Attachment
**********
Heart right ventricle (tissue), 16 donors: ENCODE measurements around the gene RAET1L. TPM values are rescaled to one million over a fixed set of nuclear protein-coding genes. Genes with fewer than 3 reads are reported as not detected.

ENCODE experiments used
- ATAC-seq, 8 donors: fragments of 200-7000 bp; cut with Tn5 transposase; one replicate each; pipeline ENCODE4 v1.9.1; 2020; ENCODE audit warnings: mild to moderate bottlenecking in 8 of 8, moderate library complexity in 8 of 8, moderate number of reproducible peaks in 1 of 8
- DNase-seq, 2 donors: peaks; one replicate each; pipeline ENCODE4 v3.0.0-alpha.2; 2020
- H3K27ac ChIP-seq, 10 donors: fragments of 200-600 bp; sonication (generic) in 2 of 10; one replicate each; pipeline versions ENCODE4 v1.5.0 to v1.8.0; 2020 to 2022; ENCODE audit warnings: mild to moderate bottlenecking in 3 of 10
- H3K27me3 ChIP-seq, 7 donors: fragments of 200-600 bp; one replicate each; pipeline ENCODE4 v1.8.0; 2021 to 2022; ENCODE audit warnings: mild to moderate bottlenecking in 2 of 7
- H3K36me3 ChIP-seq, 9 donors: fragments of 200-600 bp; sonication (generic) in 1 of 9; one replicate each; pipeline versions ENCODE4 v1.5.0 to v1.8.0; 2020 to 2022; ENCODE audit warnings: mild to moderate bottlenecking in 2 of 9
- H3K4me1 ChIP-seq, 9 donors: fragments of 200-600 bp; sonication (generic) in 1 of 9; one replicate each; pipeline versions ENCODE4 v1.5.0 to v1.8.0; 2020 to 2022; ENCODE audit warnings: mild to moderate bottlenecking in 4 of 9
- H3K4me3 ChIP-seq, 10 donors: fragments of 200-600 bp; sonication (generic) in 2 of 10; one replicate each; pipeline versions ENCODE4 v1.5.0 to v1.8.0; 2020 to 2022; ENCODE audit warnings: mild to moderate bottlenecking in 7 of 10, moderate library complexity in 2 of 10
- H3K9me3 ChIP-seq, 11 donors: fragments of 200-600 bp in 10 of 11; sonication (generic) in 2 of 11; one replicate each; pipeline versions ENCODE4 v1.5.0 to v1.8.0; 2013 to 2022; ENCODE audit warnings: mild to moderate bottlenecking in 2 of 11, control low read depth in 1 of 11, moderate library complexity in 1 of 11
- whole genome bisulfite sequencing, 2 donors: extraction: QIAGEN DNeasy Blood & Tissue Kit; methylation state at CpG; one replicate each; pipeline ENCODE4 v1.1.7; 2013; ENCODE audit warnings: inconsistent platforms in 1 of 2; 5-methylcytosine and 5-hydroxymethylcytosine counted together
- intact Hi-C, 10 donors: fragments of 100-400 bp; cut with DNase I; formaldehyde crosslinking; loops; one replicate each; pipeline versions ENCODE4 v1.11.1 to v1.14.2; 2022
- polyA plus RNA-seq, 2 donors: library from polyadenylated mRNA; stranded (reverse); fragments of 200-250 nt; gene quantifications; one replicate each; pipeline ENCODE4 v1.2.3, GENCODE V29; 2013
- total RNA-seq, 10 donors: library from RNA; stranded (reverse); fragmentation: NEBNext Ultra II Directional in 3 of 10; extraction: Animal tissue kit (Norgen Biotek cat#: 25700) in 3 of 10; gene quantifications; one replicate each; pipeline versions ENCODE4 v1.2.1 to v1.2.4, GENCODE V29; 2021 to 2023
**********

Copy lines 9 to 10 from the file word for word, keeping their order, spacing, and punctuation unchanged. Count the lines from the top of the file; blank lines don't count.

- H3K4me3 ChIP-seq, 10 donors: fragments of 200-600 bp; sonication (generic) in 2 of 10; one replicate each; pipeline versions ENCODE4 v1.5.0 to v1.8.0; 2020 to 2022; ENCODE audit warnings: mild to moderate bottlenecking in 7 of 10, moderate library complexity in 2 of 10
- H3K9me3 ChIP-seq, 11 donors: fragments of 200-600 bp in 10 of 11; sonication (generic) in 2 of 11; one replicate each; pipeline versions ENCODE4 v1.5.0 to v1.8.0; 2013 to 2022; ENCODE audit warnings: mild to moderate bottlenecking in 2 of 11, control low read depth in 1 of 11, moderate library complexity in 1 of 11